The gimmick at Kazino, the newly constructed Meatpacking District performance space at which the show is playing, is that entering the building is akin to entering an 18th-century Russian restaurant. Tables line the floor, portraits line the wall (a particularly imposing one of Napoleon hangs over the bar), and a battalion of comely waitresses ensures that mere moments after you sit down, tantalizing dishes ranging from borscht and shrimp to chicken and pierogies (and shot glasses of vodka, should you so choose) will be gracing your table.
It doesn't take you long, however, to discover that a gimmick is really all this is. For Malloy has taken surprisingly seriously his charge to boil down a few key sections of Leo Tolstoy's epic 1869 novel War and Peace to manageable musical size, while retaining the electricity and character that still brand the book as a major work of literature. And even when the coterie of main characters — there are 11, not including a few extra for the chorus — begin belting out their exposition, emotions, and innermost thoughts in serious-minded present-day pop, you're never yanked out of either the atmosphere or the angst in which it's steeped.
This is because Malloy, unlike so many writers who work, and have even found some success, in this genre, has intimately tied the style and the songs to the sweep of the era that produced them. It seems right that the innocent Natasha (Phillipa Soo) should swoon in quasi-electric torch after her betrothed, Andrey, departs for war. Or that the handsome Anatole (Lucas Steele), with whom Natasha flings in Andrey's absence, should be a sex-starved heavy-metal type whose voice is always straddling a scream. What sounds other than these could better depict the angular yearnings of a people struggling to stay upright in a country rent by conflict and confusion?
Director Rachel Chavkin and choreographer Sam Pinkleton have staged things with a gusto that cannily balances the frantic demands of the action with the restrictions of the setting. (Mimi Lien designed the red-swathed set, which Bradley King has persuasively lit; the excellent costumes are by Paloma Young.) And every performance is remarkable for its deep commitment to both the story and the conceit: If Soo, Ashford, and McLean are among the foremost of the standouts because they find the best balance between subcutaneous ache and the skin-flailing demands of the score (which musical director Or Matias attacks with ferocity) it's only because they have the juiciest, most complex material to bring to life.
Precious little is lacking here, but the few stumbles that do occur are generally because of the concept. Aside from the faint notion that there's little distinction between drunken revelry and a disintegrating society, Chavkin never fully justifies the characters' presence in this tavern of life. Because Kazino is both extremely long and extremely narrow (in a way that Ars Nova, where the show premiered last fall, is not) the performers deliver their lines and lyrics from anywhere and everywhere, including at and atop tables, so determining who's where when they're singing, and why, may require more mental energy than you need to (or should have to) expend on such trivialities. And Malloy's injection of an second-act showstopper about Anatole's troika driver demonstrates that he's not always willing to eschew the extraneous.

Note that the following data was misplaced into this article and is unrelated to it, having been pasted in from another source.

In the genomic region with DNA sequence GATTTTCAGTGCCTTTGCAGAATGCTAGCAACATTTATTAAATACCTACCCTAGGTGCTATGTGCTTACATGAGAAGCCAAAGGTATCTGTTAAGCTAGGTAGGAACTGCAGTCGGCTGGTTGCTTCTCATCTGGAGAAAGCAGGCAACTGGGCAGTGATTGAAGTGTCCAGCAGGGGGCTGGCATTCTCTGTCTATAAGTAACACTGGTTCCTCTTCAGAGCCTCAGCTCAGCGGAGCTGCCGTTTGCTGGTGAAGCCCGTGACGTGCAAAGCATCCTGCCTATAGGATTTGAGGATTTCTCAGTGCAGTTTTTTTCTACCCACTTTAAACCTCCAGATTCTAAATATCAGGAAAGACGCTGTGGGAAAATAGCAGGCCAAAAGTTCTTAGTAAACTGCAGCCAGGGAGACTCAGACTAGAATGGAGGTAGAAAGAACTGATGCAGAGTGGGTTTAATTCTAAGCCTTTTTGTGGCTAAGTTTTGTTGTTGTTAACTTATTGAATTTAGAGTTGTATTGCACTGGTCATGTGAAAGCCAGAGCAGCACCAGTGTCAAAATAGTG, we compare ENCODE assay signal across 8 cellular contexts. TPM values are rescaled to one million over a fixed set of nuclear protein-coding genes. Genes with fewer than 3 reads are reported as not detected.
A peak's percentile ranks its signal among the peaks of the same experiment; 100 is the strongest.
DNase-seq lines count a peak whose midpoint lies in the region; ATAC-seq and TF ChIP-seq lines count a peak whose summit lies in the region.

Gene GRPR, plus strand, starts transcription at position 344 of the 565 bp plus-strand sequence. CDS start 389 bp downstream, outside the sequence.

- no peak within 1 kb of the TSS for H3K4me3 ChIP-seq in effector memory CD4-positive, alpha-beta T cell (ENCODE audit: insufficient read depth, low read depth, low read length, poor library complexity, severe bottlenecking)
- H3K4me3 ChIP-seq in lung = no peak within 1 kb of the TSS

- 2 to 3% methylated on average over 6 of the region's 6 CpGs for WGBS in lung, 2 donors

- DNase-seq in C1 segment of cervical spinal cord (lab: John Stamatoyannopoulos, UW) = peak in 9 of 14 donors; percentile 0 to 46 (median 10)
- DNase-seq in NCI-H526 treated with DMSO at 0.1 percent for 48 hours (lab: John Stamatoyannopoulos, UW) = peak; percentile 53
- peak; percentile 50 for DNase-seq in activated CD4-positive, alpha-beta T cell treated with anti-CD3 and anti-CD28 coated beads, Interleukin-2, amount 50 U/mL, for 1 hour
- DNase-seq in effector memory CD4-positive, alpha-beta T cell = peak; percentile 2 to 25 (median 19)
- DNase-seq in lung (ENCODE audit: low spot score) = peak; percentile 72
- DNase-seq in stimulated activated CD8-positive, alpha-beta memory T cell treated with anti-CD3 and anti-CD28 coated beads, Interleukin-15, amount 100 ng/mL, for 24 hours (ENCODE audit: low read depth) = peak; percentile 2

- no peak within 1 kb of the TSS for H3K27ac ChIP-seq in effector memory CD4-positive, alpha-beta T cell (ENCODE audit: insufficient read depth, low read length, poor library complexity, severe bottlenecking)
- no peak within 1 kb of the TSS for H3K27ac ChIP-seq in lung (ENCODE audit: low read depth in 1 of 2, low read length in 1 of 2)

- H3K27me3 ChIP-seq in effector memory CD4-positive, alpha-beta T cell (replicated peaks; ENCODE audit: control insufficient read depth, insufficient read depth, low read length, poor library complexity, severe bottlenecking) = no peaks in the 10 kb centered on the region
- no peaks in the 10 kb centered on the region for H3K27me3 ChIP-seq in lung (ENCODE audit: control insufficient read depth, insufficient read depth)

But when everything is right, which it is by far the majority of the time, you're truly transported. At no time is this more true than in the final moments, when Malloy, so bracingly, winningly avuncular as the aging and annoyed left-behind Pierre, casts his eyes to the sky to stare at the titular heavenly body he's sure holds the key to the questions he's so often pondered, even though it's looked upon by many as a harbinger for the End Times.
"It seems to me that this comet / Feels me," Pierre sings, suffused with the contentment he's so frequently been denied. "Feels my softened and uplifted soul / And my newly melted heart / Now blossoming / Into a new life." His experience is a transformative one that, in light of the violent sweep of all that's come before, packs a deeper and more profound punch than has been the case with any other new musical this spring. This is Natasha, Pierre & The Great Comet of 1812 at its most fulfilling, but from start to finish it's as satisfying a theatrical buffet as you're likely to find in New York this summer.
Natasha, Pierre & The Great Comet of 1812